My passion for the environment began in elementary school, revolving mostly around wanting to save the pandas and polar bears. Eventually, that grew to include the planet as a whole once I realized we were nothing short of f*cked. Despite overwhelming scientific evidence, there is still a substantial percentage of Americans that do not believe that man-made climate change is real.
While this is disturbing, upon further thought, it is not entirely shocking. Many people choose to believe things that fit their worldview, and the snow in their backyard and their orange president on TV tells them not to believe in it. As frustrating as it is that America as a whole cannot get behind wholeheartedly fighting climate change, I can’t blame those that refuse to believe in it.
As someone who lived in Missouri for six years, indifference about the environment is the norm. You’ll actually find people purposefully revving their pickups to let out more emissions just to piss off us tree-huggers. In Missouri and most of the central U.S., climate change will never severely affect us, so why bother doing something about it? Aside from human selfishness and indifference, in rural America, there’s just too much poverty to even begin caring about the environment. If you can barely afford food for a week, where are you going to get the money to donate to environmental causes or buy a Tesla?
Again, it’s hard for me to fault people for their indifference. The purpose of me writing this is the idea that traveling can be what opens more and more people’s eyes to the effects of climate change, how those effects can resonate around the world, and how going green is not a bad thing.
I consider myself to be a sustainable traveler, and everywhere I go, I take note of anything remotely environmentally related. From green public transit to little eco-friendly advice hanging in bathrooms, I’ve noticed that most countries have at least taken initiative to do their part. Countries like Costa Rica and Norway are almost entirely running on renewable energy. Others like Sweden have to import trash because they’re managing their waste so efficiently.
Traveling opens your eyes to how the world sees certain issues. You also see how each country is impacted differently by the changing climates. I was born in the Philippines, and it seems that each year, the typhoon-prone Philippines is hit with a massive storm. Four years ago, we were hit with the strongest typhoon in recorded history. Storms happen all the time in the Philippines, but the latest barrage of typhoons have been devastatingly powerful, upending hundreds of thousands of lives and keeping millions of Filipinos on edge. Is climate change a factor? Almost definitely.
When I was in Peru, I was able to go to the newly-discovered Rainbow Mountain. It was a breathtaking sight to see, a colorful mountain range that literally resembled a rainbow. According to my guide, this was only recently discovered because the snow that had been covering the mountains for its entire history had melted within the last few years.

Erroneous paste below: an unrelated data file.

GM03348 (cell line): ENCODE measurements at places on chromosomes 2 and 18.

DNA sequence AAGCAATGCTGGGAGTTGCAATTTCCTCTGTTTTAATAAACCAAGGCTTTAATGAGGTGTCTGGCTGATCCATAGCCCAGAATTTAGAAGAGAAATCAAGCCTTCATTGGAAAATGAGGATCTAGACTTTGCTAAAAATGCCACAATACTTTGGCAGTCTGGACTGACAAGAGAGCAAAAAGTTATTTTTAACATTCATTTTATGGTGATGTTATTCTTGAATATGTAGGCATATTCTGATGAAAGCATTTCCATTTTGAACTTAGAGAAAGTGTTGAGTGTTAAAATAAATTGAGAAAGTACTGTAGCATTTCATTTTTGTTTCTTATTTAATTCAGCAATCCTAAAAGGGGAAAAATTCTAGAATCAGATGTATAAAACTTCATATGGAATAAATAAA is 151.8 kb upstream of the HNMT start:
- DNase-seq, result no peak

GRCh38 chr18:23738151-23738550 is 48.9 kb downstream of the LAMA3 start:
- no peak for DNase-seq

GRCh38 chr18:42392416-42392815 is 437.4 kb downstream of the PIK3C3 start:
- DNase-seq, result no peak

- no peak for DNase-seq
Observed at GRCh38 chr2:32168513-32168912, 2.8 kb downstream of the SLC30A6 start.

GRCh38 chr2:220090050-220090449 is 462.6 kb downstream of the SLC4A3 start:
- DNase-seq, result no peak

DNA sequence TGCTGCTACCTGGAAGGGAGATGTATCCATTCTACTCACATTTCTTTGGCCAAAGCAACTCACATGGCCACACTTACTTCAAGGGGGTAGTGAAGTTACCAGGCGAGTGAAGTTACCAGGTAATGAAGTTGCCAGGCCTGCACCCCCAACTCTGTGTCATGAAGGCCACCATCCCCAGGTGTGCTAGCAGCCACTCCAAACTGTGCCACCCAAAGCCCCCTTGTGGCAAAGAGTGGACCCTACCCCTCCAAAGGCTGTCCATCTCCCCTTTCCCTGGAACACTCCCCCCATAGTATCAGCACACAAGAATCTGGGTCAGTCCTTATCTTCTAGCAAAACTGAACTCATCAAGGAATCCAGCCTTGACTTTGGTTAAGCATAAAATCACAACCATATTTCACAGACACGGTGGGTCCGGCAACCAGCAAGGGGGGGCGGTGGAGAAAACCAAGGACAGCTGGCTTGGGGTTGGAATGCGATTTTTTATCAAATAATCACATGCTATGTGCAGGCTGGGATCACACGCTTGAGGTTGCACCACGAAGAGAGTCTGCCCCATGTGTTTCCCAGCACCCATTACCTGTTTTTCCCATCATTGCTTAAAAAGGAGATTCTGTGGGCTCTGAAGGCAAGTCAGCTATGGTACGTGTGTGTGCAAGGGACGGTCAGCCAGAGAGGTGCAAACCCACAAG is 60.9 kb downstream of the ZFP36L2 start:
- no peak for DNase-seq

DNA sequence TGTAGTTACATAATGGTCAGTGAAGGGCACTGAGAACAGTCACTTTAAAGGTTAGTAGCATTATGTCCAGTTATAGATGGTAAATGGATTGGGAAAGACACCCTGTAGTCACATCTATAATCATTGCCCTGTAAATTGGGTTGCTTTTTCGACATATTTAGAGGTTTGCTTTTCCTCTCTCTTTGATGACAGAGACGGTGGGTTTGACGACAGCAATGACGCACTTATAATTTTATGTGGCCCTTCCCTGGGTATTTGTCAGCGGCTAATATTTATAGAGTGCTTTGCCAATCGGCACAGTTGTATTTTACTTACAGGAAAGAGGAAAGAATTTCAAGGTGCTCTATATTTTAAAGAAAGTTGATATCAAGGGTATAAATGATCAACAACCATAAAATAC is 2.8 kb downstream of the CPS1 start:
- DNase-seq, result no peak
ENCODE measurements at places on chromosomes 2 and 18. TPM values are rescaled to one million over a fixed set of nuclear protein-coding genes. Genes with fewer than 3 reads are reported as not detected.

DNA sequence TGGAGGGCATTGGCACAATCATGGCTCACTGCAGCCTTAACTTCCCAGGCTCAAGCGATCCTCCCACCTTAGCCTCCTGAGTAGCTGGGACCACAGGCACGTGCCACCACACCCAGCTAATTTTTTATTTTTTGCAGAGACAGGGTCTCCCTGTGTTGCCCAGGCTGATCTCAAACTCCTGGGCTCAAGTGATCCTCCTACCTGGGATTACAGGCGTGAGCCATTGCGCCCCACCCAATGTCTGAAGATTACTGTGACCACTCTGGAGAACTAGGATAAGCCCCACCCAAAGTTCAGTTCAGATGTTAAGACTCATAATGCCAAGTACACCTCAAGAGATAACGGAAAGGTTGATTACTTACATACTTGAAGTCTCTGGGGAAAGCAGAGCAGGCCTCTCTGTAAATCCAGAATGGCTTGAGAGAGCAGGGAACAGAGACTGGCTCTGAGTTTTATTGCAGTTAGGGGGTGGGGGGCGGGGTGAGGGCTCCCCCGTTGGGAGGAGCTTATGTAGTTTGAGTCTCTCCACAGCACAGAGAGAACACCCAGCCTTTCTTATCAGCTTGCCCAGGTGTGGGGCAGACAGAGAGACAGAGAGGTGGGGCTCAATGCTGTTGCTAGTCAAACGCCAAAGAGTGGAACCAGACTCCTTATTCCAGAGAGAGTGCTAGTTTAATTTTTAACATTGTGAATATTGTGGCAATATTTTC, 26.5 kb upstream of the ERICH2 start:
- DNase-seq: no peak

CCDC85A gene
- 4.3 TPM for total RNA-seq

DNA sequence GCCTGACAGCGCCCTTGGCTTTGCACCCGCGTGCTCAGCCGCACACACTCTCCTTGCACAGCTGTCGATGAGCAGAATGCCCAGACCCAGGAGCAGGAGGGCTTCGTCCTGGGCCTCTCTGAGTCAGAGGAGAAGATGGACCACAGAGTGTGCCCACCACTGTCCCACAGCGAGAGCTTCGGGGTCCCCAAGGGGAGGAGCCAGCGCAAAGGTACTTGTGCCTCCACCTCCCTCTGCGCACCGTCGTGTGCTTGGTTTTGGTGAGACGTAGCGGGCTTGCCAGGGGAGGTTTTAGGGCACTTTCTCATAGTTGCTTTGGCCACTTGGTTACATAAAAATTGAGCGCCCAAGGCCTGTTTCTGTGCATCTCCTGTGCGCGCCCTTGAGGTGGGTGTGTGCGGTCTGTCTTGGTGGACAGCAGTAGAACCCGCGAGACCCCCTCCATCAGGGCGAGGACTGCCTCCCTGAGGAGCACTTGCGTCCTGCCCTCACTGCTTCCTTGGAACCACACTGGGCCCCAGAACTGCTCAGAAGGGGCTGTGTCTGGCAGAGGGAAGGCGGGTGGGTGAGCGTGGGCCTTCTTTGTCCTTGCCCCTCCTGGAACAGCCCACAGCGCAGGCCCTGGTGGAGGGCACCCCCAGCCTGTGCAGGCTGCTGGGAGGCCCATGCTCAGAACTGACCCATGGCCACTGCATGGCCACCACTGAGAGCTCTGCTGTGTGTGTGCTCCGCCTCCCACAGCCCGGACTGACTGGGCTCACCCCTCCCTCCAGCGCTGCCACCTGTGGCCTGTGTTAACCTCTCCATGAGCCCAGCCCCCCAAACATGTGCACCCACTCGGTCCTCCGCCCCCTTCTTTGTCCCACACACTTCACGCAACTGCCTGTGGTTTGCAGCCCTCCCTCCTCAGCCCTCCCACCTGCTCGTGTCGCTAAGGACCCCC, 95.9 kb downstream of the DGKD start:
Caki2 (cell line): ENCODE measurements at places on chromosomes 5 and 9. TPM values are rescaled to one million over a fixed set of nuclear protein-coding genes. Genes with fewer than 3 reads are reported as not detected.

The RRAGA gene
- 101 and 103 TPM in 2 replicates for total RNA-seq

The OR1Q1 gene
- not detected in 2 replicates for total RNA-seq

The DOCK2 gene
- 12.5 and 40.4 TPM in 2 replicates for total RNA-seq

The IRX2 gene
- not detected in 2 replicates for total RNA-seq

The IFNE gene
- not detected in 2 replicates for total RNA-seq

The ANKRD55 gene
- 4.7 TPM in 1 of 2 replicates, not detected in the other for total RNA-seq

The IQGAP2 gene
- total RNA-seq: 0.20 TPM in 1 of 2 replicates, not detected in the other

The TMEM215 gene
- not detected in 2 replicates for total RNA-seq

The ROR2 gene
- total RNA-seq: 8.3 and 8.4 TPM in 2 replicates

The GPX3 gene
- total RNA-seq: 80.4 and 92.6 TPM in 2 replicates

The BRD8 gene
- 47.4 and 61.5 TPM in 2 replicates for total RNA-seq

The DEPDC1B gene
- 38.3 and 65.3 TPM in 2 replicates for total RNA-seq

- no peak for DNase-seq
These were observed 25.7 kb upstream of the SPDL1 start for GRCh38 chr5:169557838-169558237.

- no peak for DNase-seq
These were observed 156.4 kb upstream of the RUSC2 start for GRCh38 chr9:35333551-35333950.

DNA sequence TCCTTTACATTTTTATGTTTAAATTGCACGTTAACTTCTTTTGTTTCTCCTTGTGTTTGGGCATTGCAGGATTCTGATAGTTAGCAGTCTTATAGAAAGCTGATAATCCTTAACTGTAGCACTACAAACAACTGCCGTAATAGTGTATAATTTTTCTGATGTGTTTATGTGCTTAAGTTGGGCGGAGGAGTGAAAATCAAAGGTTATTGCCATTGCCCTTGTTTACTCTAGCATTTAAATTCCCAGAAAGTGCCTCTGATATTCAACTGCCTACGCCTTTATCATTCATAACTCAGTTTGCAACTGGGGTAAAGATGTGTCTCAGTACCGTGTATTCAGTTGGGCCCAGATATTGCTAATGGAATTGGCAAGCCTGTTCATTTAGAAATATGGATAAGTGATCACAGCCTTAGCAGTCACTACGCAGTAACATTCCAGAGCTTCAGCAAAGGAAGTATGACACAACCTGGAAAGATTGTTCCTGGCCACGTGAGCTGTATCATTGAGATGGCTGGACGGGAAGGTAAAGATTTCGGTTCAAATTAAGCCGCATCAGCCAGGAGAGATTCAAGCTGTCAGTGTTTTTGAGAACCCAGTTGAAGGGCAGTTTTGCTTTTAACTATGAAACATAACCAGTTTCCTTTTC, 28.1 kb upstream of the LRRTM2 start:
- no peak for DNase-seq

I went to La Paz, Bolivia where the city was under a severe water shortage. The surrounding snow-capped mountains that had provided water to Bolivians for thousands of years were becoming not-so-snow-capped.
Chains of Pacific islands like Kiribati and Fiji are all under threat of possibly going underwater in the near future. Already, parts of these and many more island chains have started to go underwater.
For Americans and citizens of other developed countries, climate change is not a threat. Whether you choose to do something about it or not, it is your choice. For others in climate change stricken areas, indifference is not an option. Action is their only choice, but when you consider that many of the most affected are also the least responsible for climate change, it becomes clear that their future is in our hands.
When one thinks of the word “refugees,” one probably imagines those fleeing from a war-torn country, or maybe they’re trying to escape from a cruel dictatorship. Few probably think of those whose lives have been devastated by climate change.
According to the United Nations, there were 20 million people displaced by climate change in 2008. Almost ten years later, you can safely bet that that number is significantly higher.
I know indifference is the easy way out, but ignorance is not an option anymore. Whether you believe in climate change or not doesn’t matter because it is happening all over the world and destroying lives all over the world. Imagine if the place your family called home for generations is facing the threat of going completely underwater, and those that have the most power to make a change are turning a blind eye. That is the reality that millions of people face across the world. Unless Americans can unite to implore our climate-denying government to do our part in saving the world, there will be no one to help us when the ocean begins to take our coasts.